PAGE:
How do some cancer cells outsmart treatment? Massachusetts General Hospital researchers have the answers.
Cancer is an unsettling diagnosis at best. It creates anxiety and uncertainty for patients and their families. Physicians too are perplexed by the unpredictable nature of certain cancers, always trying to stay many steps ahead to avoid relapse and recurrence.
Before the 1980s, cancer therapy was largely comprised only three modalities- surgery, radiation therapy, and chemotherapy. Surgery and radiation addressed the tumor at its source, in hopes of eliminating the cancer from the body. Chemotherapy was administered systemically, over periods of time, to kill any remaining circulating cancer cells. The problem is that the cancer often came back, causing suffering and death.
The discovery of the oncogene, in the late 1980s was a game changer. Scientists and physicians no longer studied cancer at the cellular level, but at the molecular level, identifying specific mutations and protein expressions from a particular individual patient. Sampling the patient’s own tumor provided the roadmap for targeting that specific cancer at the source.
Targeted Cancer Therapy
Today, medicines are increasingly tailored to fit hand-in-glove in target molecules of individual cancers. But most tumors quickly figure out ways around these drug therapies through resistance or through the development of a “bypass track” that circumvents the therapy and restores itself downstream.
To identify personalized combinations of drugs that can overcome this resistance, a team of researchers at Mass General helped to develop an innovative strategy, described in research and published in the December issue of Science.
Patient Biopsies give clues to resistance
By taking a biopsy of cells directly from the tumor of a cancer patient, and growing them in lab cultures, researchers are able to grow “cell lines”, which serves as a platform for studying the affects of different drugs at the molecular level. The team, lead by medical oncologist Adam S. Crystal, MD, PhD; Jeffrey A. Engelman, MD, PhD, director of the Center for Thoracic Cancers at Mass General Cancer Center; Cyril Benes, PhD, director of the Center for Molecular Therapeutics at Mass General; and Alice T. Shaw, MD, PhD, thoracic oncologist at the Mass General Cancer Center, among others, were able to identify genetic causes for drug resistance. They were also able to detect previously unknown mechanisms for this resistance.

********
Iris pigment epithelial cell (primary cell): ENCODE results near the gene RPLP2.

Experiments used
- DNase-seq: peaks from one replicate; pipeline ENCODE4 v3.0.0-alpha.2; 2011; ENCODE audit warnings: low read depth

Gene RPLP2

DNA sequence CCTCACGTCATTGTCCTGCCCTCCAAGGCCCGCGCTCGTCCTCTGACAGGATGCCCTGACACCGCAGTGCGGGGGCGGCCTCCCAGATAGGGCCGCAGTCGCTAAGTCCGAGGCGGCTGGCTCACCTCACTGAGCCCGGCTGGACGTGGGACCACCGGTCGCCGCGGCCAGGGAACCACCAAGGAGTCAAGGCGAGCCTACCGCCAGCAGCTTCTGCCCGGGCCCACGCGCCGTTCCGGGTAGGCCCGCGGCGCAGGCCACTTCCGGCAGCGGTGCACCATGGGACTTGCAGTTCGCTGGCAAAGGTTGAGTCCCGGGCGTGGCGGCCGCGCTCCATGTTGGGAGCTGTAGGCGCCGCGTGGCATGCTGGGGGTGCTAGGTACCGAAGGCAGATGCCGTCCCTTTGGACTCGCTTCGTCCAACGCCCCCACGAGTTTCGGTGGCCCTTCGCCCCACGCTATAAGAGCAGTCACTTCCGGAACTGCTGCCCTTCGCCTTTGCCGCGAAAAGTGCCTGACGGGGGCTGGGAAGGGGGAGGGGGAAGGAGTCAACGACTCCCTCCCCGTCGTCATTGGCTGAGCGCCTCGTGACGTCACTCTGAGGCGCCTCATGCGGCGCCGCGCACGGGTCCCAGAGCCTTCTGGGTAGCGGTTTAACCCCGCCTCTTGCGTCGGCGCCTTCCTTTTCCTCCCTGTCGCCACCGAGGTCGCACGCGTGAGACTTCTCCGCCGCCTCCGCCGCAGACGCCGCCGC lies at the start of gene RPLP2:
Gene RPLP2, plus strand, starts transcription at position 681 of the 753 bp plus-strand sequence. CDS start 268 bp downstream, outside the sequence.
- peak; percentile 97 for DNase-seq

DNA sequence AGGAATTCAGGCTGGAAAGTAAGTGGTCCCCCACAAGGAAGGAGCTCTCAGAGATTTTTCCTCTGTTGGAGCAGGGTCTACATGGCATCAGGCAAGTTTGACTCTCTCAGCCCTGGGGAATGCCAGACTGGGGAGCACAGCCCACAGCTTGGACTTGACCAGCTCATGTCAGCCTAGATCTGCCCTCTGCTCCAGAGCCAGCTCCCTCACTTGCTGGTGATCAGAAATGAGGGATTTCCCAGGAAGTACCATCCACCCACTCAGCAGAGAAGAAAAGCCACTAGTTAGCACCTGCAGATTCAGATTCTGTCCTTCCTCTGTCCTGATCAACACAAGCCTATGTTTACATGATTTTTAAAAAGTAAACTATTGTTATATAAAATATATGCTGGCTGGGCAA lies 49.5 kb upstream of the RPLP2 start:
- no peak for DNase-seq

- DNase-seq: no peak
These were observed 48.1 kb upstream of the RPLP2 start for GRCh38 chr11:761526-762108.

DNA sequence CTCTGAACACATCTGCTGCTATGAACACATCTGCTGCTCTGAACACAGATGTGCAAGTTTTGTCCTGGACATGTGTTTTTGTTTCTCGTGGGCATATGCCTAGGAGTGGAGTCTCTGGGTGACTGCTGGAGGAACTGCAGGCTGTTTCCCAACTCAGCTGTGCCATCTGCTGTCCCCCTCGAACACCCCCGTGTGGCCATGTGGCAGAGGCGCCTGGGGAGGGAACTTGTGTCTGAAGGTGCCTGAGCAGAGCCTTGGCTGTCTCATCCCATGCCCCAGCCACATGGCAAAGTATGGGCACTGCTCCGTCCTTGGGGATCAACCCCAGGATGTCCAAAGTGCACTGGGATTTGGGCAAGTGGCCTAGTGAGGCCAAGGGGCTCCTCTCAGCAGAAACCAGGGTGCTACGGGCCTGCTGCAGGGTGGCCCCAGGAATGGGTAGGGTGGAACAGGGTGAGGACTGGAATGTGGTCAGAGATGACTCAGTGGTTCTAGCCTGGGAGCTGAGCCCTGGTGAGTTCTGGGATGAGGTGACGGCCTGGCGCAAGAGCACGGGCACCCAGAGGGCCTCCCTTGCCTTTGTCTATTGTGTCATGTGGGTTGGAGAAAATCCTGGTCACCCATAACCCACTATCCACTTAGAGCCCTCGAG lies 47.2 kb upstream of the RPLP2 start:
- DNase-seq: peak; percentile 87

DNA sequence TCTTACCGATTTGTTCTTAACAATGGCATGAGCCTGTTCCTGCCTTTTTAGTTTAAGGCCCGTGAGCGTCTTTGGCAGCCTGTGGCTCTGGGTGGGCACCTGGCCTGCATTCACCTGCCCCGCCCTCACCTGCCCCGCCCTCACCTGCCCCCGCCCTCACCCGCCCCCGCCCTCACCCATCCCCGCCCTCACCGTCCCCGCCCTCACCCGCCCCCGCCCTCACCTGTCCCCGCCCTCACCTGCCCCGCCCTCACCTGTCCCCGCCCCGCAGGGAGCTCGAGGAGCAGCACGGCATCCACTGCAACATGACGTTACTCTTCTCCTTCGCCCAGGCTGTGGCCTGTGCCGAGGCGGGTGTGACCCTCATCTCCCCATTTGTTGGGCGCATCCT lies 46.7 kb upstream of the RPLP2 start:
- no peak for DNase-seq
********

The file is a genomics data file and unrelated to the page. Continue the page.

In this study the team took cells from patients with non-small cell lung cancer that had grown in the face of treatment with targeted therapies. The team of researchers was able to grow the patients’ cancers in the laboratory and identify effective treatments by testing 76 different targeted drugs combinations that inhibit the original genetic culprit as well as the “bypass track” that resistant cells managed to take to avert being killed.
New Tests for Treatment Strategy
This research resulted in identifying exactly how the cancer works it’s way around therapy. The team figured out that to arrest growth and kill cells it requires simultaneous inhibition of the primary and the newly identified bypass track.
Researchers are currently working to speed up testing so that effective drug combinations for individual patients could be identified as a routine diagnostic test, within a matter of weeks. By anticipating the “leap-frog” behavior of the cancer, multi-targeted therapy will outsmart the cancer and block growth at a number of points.
Targeted cancer therapy offers a hand and glove approach to treating the most erratic and resistant cancers. New testing of the signaling pathways offers new hope for patients, and offers insights into even more possible cancer therapies.
To learn more about Targeted cancer therapy, or to set up a consultation to see if a clinical trial utilizing genetic testing might be right for you or a loved one, please visit: https://targetedcancercare.massgeneral.org/This is a paid partnership between Mass General Cancer Center and Boston Magazine's City/Studio